Editor’s Note: Today (Aug. 19) is National Aviation Day in the United States, so we’re taking this opportunity to republish this post from our cat behaviorist Marilyn Krieger on how to help your cat be more amenable to entering cat carriers, which would apply to air travel as well as routine car trips to the vet.
You may be living with a cat who will do everything possible to avoid being within spitting distance of a cat carrier. She may be one who, as soon as the monstrous object looms into sight, disappears, hiding for days. Or she might be one of those little ones who seems to use Velcro to plant her paws firmly on the carrier sides, making it impossible to maneuver her into it.
Another common experience many cat-parents share is chasing cats around the house. Wrestling cats into carriers often morphs into trauma and stress — vet appointments are missed, and cats do not receive medical attention.
My cat Maulee was a drama queen around carriers. She had a chronic illness, which meant frequent trips to the vet — sometimes one or two times a week. Lucky me! I knew what I was signing up for when I adopted the seven-year-old cat, but what I did not predict was her intense hatred for all things vet, including pet carriers. At the first sight of one, she became a ghost cat — squeezing herself into hiding places that I did not know existed. Sometimes she transformed into a Cujo Cat, ready to lash out at anyone who approached her. Maulee is not unique.
It does not have to be that way. You can change a cat’s association with her carrier from a place to avoid to one that is pleasant and fun. Vet visits can become trauma-free, starting with the carrier. Here’s how:
I recommend hard-sided carriers. Most have tops that are removable, making it easier for veterinarians to examine cats. The top and bottom pieces attach to each other with either large latches or screws. I find that kitties acclimate faster to hard-sided pet carriers because the cats feel more secure in a rigid carrier. When using this type of carrier, make sure that the fasteners are securely in place after assembling it.
Carriers should be large enough for cats to stand up and turn around in and should not smell like other cats. The feline sense of smell is very acute. The scent of other cats can cause them to become stressed and anxious. Ideally, carriers should be new, but because that is not always possible, used ones should be thoroughly washed.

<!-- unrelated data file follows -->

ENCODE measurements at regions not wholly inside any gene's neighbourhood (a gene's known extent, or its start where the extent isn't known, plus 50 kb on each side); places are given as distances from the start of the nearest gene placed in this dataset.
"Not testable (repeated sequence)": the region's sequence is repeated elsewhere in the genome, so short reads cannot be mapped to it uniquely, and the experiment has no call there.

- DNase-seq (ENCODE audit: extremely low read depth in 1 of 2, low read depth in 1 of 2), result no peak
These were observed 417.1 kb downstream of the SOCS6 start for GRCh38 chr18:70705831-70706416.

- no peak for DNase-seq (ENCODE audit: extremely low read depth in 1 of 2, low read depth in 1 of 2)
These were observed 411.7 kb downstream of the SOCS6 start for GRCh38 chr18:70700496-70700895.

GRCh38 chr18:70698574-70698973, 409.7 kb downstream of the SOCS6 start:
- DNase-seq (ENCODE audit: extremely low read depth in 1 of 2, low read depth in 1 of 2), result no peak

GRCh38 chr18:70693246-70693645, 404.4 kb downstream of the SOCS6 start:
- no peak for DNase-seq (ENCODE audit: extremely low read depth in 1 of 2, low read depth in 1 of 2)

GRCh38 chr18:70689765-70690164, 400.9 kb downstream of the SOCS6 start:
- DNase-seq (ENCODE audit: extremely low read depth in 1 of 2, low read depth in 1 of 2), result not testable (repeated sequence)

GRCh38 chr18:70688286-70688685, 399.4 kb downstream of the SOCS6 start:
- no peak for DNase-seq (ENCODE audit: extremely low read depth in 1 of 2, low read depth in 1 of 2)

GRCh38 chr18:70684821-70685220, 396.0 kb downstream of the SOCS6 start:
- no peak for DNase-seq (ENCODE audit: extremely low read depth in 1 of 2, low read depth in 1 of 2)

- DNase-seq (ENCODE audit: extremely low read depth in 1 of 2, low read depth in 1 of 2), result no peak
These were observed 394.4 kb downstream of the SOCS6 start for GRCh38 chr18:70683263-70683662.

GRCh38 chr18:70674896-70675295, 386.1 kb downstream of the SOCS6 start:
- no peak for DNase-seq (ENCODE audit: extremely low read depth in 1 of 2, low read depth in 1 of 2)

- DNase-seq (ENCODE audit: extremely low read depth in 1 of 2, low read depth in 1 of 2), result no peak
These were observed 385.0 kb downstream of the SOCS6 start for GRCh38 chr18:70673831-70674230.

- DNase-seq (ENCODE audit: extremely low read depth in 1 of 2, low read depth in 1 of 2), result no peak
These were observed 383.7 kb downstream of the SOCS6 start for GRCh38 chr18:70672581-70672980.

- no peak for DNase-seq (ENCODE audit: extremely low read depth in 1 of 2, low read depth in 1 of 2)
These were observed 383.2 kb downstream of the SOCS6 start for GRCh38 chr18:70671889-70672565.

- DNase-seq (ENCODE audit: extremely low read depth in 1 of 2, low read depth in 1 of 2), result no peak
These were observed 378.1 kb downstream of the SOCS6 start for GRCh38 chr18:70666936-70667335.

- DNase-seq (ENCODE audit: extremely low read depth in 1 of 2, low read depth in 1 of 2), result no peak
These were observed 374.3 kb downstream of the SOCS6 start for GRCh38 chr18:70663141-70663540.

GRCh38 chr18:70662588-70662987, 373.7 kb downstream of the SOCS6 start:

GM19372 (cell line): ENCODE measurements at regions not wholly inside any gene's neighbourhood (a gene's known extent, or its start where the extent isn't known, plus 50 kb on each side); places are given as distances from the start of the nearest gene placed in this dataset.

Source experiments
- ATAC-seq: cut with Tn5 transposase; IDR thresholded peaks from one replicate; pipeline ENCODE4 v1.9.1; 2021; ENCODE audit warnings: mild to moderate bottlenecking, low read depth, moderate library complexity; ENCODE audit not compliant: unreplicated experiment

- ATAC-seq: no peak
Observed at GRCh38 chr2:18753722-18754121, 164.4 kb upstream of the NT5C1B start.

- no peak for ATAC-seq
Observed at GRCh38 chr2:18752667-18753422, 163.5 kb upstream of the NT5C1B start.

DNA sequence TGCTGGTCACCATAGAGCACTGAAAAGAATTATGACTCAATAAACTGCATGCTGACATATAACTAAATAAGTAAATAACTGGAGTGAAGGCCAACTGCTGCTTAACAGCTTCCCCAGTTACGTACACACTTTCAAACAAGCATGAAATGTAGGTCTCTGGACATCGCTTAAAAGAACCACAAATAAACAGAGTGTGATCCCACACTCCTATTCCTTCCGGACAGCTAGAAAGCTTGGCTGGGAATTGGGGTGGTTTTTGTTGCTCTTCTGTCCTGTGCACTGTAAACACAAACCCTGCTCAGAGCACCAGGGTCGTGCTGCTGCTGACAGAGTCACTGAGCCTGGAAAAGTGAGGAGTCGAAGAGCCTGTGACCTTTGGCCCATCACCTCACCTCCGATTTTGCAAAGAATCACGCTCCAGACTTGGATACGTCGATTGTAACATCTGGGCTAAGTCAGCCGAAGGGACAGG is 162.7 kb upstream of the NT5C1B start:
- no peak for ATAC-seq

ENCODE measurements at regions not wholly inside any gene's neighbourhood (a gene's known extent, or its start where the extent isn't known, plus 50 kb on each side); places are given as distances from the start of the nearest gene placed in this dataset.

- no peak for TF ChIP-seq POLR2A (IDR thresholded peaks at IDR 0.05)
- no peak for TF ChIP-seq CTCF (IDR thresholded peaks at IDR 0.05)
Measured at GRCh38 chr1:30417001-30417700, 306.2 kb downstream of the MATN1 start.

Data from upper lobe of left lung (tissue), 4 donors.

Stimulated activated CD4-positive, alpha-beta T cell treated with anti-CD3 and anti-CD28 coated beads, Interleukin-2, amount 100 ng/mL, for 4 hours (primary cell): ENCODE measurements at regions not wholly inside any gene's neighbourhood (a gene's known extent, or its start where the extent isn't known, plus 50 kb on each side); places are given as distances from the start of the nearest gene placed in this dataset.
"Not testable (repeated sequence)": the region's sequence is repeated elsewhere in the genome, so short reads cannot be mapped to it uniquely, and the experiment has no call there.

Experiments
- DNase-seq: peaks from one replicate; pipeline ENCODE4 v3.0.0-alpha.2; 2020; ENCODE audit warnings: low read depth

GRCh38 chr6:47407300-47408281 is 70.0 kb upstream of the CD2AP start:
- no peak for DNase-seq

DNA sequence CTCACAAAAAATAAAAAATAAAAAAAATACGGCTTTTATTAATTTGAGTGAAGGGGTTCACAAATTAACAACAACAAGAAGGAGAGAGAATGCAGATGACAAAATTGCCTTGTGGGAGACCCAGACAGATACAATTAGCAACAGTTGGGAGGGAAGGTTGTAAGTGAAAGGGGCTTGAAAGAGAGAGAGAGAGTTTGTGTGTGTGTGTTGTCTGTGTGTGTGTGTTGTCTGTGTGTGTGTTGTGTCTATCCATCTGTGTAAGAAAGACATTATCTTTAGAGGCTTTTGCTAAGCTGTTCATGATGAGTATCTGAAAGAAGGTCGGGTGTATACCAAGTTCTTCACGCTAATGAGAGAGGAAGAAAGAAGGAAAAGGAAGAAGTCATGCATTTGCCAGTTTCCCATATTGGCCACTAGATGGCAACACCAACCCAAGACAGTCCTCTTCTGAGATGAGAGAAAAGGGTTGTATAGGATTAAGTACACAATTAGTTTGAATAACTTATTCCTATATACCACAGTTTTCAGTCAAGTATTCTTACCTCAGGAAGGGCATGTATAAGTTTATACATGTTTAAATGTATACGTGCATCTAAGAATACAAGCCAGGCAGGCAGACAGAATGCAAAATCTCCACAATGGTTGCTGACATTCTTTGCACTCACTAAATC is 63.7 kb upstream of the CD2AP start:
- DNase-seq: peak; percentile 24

Many people habitually stash cat carriers in closets or the garage until the dreaded day when they need to transport their cats somewhere. Instead of treating carriers like holiday ornaments that are brought out once a year, carriers should become furniture and placed in areas cats enjoy hanging out in. It is easier to change cats’ negative feelings about carriers if the carriers become an integral part of their world.
You can change your cat’s scary relationship with her carrier by making it into a comfortable and fun place to hang out. The first step is to take the door off the carrier. Place an item of clothing scented with your cats’ favorite person’s smell inside of it. You can also pet your kitty with a towel and line the bottom of the carrier with it. Familiar, comforting scents will help reduce her stress and make the carrier a little less scary.
Play and food work wonders! Put a treat your cat adores near the carrier. After she eats it, give her another one, this time placing it closer to the entrance. Gradually decrease the distance until she has to reach her paw or head in the carrier in order to retrieve the coveted treat. Encourage her to venture further in by tossing treats into the back of the carrier. Some cats can also be persuaded to eat their meals in it as well. Do not insist. It is important that your cat feels secure enough to venture in and out on her own.
Play can also help turn a cat’s opinions. Encourage your cat to play around the carrier by dragging the object at the end of a pole toy around and on top of the carrier. Cats caught up in fervor of play will often chase their favorite toys and ping-pong balls into the carrier.
Your cat may not be easily persuaded to change her perception of carriers. Help change her opinion by taking it apart. Unlatch and remove the top and convert the bottom into a place she can play, sleep, and eat. After she is freely going into the bottom of her carrier, reassemble it and continue the activities.
Reinstall the door after your cat accepts the carrier. She may take her afternoon naps or eat snacks in it. Leave the door open and continue to encourage her to enjoy her visits. While she is in the carrier, close the door and then open it again. Increase the time the carrier door is closed by one second each time. After opening the door, give her a treat, reinforcing her good feelings about the carrier.
Continue to work with your cat, gradually increasing the criteria until you can pick up and carry her in the pet carrier without complaint.
Do not hurry the process — cats are individuals. Some change their perceptions about cat carriers in about a week. Others need a few weeks or a couple of months until they no longer hate them and have no issues with going in them.
It does not stop there. With clicker training and practice, you can teach your cat to open the carrier, go in, and close the door behind her.
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Got a cat behavior question for Marilyn? Ask our behaviorist in the comments below and you might be featured in an upcoming column. If you suspect a behavioral problem, always rule out any possible medical issues that may be causing the behavior by first having your cat examined by a veterinarian. Marilyn can also help you resolve cat behavior challenges through a consultation.
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